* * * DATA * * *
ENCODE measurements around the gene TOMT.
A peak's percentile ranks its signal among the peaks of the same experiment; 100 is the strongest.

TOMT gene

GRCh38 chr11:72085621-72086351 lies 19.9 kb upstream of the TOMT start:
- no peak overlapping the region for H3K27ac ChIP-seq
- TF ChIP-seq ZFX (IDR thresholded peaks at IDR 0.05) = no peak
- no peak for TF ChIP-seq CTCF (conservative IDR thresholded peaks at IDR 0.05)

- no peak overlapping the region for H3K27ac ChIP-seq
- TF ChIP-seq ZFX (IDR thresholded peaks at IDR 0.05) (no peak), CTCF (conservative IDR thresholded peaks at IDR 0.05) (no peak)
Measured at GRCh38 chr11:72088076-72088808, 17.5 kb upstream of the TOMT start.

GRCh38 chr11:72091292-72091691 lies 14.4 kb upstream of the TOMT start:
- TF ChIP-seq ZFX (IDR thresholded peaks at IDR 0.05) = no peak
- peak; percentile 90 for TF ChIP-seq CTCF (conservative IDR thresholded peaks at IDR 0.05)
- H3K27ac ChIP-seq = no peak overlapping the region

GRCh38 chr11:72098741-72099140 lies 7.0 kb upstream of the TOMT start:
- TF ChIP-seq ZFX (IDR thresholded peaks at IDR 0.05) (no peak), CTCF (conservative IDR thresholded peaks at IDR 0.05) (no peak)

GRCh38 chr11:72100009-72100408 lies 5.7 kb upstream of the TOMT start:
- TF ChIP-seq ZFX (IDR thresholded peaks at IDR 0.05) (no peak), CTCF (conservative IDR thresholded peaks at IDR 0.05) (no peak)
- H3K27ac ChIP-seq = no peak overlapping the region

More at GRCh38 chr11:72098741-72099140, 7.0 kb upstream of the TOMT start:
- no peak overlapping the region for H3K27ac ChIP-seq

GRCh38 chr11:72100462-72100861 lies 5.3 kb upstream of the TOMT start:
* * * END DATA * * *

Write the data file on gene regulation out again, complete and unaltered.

ENCODE measurements around the gene TOMT.
A peak's percentile ranks its signal among the peaks of the same experiment; 100 is the strongest.

TOMT gene

GRCh38 chr11:72085621-72086351 lies 19.9 kb upstream of the TOMT start:
- no peak overlapping the region for H3K27ac ChIP-seq
- TF ChIP-seq ZFX (IDR thresholded peaks at IDR 0.05) = no peak
- no peak for TF ChIP-seq CTCF (conservative IDR thresholded peaks at IDR 0.05)

- no peak overlapping the region for H3K27ac ChIP-seq
- TF ChIP-seq ZFX (IDR thresholded peaks at IDR 0.05) (no peak), CTCF (conservative IDR thresholded peaks at IDR 0.05) (no peak)
Measured at GRCh38 chr11:72088076-72088808, 17.5 kb upstream of the TOMT start.

GRCh38 chr11:72091292-72091691 lies 14.4 kb upstream of the TOMT start:
- TF ChIP-seq ZFX (IDR thresholded peaks at IDR 0.05) = no peak
- peak; percentile 90 for TF ChIP-seq CTCF (conservative IDR thresholded peaks at IDR 0.05)
- H3K27ac ChIP-seq = no peak overlapping the region

GRCh38 chr11:72098741-72099140 lies 7.0 kb upstream of the TOMT start:
- TF ChIP-seq ZFX (IDR thresholded peaks at IDR 0.05) (no peak), CTCF (conservative IDR thresholded peaks at IDR 0.05) (no peak)

GRCh38 chr11:72100009-72100408 lies 5.7 kb upstream of the TOMT start:
- TF ChIP-seq ZFX (IDR thresholded peaks at IDR 0.05) (no peak), CTCF (conservative IDR thresholded peaks at IDR 0.05) (no peak)
- H3K27ac ChIP-seq = no peak overlapping the region

More at GRCh38 chr11:72098741-72099140, 7.0 kb upstream of the TOMT start:
- no peak overlapping the region for H3K27ac ChIP-seq

GRCh38 chr11:72100462-72100861 lies 5.3 kb upstream of the TOMT start: